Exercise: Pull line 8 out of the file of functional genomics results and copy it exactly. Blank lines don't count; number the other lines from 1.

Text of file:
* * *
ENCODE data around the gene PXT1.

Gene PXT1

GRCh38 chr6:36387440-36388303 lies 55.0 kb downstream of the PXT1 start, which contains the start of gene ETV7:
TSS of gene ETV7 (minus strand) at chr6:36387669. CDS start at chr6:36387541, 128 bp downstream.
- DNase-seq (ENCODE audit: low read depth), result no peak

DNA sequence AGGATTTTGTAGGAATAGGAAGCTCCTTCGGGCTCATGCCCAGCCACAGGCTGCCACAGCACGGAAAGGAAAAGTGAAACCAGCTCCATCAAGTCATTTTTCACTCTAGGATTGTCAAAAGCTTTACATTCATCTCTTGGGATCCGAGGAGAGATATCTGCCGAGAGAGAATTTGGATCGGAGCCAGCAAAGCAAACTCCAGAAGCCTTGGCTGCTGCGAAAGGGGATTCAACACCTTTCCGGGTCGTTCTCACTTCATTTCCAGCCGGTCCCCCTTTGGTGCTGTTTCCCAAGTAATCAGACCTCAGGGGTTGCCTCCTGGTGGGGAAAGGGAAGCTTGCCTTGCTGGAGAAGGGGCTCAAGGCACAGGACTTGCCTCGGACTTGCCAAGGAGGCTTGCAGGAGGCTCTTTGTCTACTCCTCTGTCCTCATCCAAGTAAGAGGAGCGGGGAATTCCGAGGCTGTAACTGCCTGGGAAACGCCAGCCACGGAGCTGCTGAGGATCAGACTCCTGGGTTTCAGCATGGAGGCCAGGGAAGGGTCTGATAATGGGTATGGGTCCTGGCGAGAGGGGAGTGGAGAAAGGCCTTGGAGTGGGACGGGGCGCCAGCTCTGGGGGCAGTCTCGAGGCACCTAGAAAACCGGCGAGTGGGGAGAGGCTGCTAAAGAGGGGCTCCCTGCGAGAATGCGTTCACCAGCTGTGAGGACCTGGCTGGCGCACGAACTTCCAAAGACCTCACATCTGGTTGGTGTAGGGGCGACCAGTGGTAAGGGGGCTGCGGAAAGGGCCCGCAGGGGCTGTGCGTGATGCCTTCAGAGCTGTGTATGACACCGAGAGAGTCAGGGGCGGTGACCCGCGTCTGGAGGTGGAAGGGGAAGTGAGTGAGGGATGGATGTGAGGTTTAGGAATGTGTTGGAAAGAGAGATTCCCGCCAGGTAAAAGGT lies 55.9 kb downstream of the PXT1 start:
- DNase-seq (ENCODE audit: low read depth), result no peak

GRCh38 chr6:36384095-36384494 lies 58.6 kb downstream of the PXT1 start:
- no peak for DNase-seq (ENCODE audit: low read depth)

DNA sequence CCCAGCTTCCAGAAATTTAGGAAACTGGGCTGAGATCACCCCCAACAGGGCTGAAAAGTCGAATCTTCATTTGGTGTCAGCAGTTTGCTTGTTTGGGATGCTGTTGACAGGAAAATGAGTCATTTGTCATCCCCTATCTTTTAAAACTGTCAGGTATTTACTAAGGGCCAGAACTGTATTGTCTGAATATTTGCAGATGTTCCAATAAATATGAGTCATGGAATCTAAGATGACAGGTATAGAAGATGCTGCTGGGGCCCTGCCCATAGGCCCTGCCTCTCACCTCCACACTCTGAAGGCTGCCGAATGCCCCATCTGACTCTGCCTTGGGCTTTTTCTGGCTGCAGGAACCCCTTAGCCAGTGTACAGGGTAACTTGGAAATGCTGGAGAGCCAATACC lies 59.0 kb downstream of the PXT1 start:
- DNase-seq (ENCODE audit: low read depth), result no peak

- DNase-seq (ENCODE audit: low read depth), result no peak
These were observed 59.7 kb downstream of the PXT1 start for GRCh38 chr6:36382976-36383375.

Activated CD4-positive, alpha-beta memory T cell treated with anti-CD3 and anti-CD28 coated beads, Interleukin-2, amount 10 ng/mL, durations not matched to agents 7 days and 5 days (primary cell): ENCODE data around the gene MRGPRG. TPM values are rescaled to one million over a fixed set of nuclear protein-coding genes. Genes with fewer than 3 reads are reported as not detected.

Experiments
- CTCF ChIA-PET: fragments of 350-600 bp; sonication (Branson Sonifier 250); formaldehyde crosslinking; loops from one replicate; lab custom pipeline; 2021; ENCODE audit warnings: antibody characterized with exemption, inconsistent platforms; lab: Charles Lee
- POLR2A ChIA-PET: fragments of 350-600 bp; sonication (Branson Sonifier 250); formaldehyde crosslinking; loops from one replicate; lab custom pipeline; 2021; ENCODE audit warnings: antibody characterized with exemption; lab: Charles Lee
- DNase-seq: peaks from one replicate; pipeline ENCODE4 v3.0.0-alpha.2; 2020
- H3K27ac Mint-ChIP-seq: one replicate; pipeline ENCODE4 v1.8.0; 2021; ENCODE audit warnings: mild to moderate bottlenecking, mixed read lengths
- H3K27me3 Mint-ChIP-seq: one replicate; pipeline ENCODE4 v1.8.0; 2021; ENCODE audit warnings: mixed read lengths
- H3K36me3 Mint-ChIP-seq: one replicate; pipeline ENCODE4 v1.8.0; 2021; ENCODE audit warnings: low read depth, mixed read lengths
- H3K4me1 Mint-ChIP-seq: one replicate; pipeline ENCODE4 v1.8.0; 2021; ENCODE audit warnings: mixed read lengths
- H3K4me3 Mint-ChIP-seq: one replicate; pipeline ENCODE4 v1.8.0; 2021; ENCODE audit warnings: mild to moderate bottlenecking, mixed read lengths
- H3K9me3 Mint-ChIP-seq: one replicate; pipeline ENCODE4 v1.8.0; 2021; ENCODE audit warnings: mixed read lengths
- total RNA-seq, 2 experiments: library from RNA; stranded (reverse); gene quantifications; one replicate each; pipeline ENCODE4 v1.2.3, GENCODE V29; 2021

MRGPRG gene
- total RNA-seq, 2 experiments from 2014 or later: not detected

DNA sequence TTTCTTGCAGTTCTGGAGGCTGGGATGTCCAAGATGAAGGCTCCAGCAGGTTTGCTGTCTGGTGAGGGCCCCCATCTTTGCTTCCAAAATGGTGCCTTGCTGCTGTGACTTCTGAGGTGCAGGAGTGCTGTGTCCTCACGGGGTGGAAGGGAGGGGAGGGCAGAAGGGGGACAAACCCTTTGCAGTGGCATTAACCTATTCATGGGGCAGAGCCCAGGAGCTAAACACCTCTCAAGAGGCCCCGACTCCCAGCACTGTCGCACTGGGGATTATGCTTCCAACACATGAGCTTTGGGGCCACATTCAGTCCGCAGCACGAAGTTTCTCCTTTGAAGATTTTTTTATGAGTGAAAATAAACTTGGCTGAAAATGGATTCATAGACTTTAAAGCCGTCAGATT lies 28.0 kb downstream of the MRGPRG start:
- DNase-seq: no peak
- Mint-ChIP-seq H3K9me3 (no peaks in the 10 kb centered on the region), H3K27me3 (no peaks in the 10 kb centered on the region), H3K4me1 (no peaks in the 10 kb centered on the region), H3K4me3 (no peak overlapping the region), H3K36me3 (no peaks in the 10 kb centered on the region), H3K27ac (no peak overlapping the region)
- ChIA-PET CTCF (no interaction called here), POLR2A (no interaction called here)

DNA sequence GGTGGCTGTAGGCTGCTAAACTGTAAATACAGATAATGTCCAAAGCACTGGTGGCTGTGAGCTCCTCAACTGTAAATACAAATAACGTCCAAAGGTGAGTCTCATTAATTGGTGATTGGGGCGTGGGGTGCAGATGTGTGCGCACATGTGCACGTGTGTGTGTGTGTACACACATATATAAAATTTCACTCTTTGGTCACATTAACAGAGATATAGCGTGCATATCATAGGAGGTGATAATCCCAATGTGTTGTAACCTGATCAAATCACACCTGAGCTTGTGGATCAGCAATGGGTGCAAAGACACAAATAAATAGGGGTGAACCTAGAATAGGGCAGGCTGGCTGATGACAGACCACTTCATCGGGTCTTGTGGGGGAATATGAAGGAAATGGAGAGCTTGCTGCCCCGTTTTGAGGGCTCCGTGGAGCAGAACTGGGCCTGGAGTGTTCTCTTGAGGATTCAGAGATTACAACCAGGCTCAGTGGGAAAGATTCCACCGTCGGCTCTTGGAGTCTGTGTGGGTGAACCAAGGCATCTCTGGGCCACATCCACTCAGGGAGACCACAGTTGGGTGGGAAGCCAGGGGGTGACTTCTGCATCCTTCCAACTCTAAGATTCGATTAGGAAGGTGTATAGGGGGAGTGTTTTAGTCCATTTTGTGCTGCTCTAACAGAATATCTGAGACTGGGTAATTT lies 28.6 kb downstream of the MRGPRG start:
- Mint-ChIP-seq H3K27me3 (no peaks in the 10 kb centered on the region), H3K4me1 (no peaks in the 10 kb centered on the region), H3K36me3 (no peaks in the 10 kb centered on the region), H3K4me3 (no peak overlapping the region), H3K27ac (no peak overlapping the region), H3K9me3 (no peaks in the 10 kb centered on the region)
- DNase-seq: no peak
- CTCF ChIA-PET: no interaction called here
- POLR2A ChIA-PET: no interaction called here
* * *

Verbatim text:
GRCh38 chr6:36384095-36384494 lies 58.6 kb downstream of the PXT1 start: